Connecticut Hall, 203.432.1665
M.A., M.Phil., Ph.D.
Director of Graduate Studies
Zoltán Szabó (C301, 203.432.1669, firstname.lastname@example.org)
Professors Seyla Benhabib, David Charles, Stephen Darwall, Michael Della Rocca, Keith DeRose, Paul Franks, Tamar Gendler, John Hare, Verity Harte, Brad Inwood, Shelly Kagan, Joshua Knobe, Thomas Pogge, Scott Shapiro, Sun-Joo Shin, Steven Smith, Jason Stanley, Zoltán Szabó, Kenneth Winkler, Gideon Yaffe
Assistant Professors Robin Dembroff, Daniel Greco, Elizabeth Miller, John Pittard
Fields of Study
The department offers a wide range of courses in various traditions of philosophy, with strengths and a well-established reputation in the history of philosophy, ethics, philosophy of law, epistemology, philosophy of language, and philosophy of religion as well as other central topics.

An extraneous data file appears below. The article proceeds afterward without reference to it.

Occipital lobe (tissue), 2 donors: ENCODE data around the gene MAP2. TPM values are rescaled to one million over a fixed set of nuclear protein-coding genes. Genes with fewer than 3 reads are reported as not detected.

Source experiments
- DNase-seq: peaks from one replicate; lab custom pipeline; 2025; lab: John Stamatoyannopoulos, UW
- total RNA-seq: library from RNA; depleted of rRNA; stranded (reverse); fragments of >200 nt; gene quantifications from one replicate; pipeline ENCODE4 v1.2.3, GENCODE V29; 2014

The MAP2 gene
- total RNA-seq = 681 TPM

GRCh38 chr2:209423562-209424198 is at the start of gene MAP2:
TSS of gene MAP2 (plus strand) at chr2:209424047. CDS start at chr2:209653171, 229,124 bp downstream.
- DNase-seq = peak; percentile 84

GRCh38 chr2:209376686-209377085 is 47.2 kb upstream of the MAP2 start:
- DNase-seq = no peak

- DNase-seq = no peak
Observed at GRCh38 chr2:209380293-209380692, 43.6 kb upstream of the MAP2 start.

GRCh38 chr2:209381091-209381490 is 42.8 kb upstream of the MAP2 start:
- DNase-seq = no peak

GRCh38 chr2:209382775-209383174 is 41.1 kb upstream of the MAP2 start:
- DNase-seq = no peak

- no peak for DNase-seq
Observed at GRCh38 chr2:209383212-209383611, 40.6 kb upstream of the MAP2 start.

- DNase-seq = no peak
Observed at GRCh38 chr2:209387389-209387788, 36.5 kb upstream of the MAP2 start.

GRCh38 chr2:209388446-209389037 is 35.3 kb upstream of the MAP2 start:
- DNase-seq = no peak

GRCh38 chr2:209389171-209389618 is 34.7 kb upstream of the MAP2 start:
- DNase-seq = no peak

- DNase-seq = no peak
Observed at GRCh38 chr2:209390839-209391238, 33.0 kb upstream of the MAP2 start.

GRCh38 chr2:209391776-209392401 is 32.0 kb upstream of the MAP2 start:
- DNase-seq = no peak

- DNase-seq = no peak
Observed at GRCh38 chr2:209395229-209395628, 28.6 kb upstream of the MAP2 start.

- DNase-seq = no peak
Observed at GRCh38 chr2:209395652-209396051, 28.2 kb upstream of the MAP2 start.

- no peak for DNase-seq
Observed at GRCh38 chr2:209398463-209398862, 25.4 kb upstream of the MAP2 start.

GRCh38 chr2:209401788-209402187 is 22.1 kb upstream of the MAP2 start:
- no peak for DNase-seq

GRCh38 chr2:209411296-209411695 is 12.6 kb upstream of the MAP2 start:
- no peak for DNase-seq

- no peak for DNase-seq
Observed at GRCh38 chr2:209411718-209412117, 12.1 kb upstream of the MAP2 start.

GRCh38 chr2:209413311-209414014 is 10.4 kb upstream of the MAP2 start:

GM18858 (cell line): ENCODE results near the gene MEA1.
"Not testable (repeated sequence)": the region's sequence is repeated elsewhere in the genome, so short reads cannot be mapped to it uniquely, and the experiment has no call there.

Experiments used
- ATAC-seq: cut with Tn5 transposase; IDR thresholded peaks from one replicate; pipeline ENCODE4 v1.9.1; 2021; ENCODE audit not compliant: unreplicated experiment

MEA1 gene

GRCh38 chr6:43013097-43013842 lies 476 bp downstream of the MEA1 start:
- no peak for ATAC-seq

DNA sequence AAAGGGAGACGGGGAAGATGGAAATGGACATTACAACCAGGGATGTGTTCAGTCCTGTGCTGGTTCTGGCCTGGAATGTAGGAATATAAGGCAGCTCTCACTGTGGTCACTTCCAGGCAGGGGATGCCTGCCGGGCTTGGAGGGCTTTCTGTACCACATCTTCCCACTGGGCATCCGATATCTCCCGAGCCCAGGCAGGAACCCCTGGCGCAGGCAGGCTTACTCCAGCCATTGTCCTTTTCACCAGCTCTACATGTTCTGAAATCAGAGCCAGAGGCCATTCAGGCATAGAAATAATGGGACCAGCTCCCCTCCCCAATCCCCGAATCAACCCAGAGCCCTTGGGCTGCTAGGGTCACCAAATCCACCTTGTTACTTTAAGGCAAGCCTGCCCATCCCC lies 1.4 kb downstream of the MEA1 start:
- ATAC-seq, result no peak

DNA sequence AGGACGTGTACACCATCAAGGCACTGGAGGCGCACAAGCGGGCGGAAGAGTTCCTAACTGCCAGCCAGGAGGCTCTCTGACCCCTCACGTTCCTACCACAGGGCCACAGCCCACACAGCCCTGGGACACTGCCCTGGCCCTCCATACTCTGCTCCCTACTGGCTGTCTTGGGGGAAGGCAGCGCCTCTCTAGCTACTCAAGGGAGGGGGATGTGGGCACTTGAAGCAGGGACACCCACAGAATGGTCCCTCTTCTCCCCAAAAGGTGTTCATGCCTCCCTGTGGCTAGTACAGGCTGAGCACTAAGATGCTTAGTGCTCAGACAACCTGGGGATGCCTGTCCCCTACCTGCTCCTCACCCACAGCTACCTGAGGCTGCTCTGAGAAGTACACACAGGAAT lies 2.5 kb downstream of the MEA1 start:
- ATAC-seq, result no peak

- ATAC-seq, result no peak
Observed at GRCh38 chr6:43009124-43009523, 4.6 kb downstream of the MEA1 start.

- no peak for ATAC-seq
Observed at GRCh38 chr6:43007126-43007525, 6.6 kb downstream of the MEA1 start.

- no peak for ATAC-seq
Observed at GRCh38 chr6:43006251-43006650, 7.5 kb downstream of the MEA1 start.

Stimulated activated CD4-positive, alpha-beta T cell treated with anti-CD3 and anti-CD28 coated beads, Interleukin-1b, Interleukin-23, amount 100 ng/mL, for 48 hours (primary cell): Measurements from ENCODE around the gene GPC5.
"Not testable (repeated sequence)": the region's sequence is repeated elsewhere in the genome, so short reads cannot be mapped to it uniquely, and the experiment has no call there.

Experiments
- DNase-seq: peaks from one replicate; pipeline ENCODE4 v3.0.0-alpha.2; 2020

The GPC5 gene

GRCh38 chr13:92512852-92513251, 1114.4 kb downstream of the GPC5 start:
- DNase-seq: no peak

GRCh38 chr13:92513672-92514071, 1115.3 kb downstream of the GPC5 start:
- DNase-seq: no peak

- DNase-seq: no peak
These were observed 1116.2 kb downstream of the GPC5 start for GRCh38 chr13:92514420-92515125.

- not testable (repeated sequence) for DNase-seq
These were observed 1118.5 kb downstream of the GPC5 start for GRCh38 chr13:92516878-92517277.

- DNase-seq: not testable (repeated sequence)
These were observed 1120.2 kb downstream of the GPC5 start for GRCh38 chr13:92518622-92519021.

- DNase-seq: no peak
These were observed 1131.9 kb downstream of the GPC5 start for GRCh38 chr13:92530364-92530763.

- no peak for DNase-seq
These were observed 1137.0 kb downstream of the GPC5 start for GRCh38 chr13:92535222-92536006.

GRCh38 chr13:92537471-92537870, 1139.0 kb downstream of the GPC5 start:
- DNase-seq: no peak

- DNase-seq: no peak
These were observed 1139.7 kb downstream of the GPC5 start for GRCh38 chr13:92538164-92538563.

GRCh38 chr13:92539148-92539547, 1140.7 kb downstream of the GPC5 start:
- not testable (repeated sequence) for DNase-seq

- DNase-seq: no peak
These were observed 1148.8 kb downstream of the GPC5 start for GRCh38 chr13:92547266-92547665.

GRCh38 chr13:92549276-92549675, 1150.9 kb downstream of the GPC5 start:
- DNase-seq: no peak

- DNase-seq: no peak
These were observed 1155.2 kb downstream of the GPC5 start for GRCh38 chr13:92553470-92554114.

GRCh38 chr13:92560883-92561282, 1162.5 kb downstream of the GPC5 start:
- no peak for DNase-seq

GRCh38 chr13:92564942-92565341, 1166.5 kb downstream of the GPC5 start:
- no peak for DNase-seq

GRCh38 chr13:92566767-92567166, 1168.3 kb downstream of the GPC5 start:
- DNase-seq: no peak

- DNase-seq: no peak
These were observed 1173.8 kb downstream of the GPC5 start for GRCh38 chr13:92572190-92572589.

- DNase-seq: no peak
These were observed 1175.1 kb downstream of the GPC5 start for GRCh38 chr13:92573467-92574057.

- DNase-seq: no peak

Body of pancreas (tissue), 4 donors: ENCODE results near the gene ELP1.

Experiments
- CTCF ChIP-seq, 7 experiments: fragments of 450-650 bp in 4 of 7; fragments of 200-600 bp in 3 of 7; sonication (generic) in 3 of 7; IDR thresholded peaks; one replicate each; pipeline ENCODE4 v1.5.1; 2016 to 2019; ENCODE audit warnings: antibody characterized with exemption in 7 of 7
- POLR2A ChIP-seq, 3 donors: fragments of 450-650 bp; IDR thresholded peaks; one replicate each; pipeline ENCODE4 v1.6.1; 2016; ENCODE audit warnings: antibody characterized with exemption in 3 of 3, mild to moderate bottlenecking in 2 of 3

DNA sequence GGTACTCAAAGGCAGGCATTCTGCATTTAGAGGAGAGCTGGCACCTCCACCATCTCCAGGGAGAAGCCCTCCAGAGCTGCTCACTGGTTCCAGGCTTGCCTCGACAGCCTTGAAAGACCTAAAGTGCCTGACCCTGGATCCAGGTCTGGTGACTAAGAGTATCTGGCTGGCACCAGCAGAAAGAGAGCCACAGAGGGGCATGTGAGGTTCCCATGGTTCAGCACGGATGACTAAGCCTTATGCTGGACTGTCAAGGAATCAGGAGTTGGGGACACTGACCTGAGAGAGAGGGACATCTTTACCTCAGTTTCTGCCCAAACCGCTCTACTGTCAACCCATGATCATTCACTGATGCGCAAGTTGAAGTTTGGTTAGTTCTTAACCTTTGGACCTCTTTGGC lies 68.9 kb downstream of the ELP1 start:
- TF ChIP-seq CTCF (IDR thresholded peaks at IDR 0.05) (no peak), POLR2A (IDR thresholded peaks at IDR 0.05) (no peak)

Special Requirements for the Ph.D. Degree
- In the first two years all students must complete a total of twelve term courses. Graduate courses are grouped: (1) metaphysics, theory of knowledge, philosophy of mind, philosophy of language, philosophy of science; (2) ethics, aesthetics, philosophy of religion, political philosophy, philosophy of law, and theory of value; (3) history of philosophy. No more than six of the twelve and no fewer than two courses may be taken in each group. At least one of the twelve courses taken must be logic (unless the logic requirement is satisfied in some other way) and this course does not count towards the required minimum of two within any of the three categories.